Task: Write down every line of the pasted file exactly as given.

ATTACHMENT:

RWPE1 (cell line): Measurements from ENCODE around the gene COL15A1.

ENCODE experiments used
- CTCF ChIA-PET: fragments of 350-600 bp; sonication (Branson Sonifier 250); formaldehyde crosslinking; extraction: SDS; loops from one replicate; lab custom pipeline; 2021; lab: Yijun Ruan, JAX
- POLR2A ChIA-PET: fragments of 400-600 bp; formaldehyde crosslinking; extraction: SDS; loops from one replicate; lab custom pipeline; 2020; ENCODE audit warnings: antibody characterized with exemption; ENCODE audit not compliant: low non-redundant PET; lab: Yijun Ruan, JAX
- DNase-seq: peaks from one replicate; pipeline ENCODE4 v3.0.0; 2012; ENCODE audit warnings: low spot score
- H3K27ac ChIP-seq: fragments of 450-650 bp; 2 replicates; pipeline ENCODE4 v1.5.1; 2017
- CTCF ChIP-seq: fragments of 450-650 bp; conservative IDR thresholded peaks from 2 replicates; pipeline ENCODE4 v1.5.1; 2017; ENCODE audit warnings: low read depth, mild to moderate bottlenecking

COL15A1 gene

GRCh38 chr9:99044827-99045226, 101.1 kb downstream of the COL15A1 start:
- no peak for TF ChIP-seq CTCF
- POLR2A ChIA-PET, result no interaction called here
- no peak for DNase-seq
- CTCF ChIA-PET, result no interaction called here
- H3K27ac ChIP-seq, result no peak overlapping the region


RWPE1 (cell line): Measurements from ENCODE around the gene COL15A1.

ENCODE experiments used
- CTCF ChIA-PET: fragments of 350-600 bp; sonication (Branson Sonifier 250); formaldehyde crosslinking; extraction: SDS; loops from one replicate; lab custom pipeline; 2021; lab: Yijun Ruan, JAX
- POLR2A ChIA-PET: fragments of 400-600 bp; formaldehyde crosslinking; extraction: SDS; loops from one replicate; lab custom pipeline; 2020; ENCODE audit warnings: antibody characterized with exemption; ENCODE audit not compliant: low non-redundant PET; lab: Yijun Ruan, JAX
- DNase-seq: peaks from one replicate; pipeline ENCODE4 v3.0.0; 2012; ENCODE audit warnings: low spot score
- H3K27ac ChIP-seq: fragments of 450-650 bp; 2 replicates; pipeline ENCODE4 v1.5.1; 2017
- CTCF ChIP-seq: fragments of 450-650 bp; conservative IDR thresholded peaks from 2 replicates; pipeline ENCODE4 v1.5.1; 2017; ENCODE audit warnings: low read depth, mild to moderate bottlenecking

COL15A1 gene

GRCh38 chr9:99044827-99045226, 101.1 kb downstream of the COL15A1 start:
- no peak for TF ChIP-seq CTCF
- POLR2A ChIA-PET, result no interaction called here
- no peak for DNase-seq
- CTCF ChIA-PET, result no interaction called here
- H3K27ac ChIP-seq, result no peak overlapping the region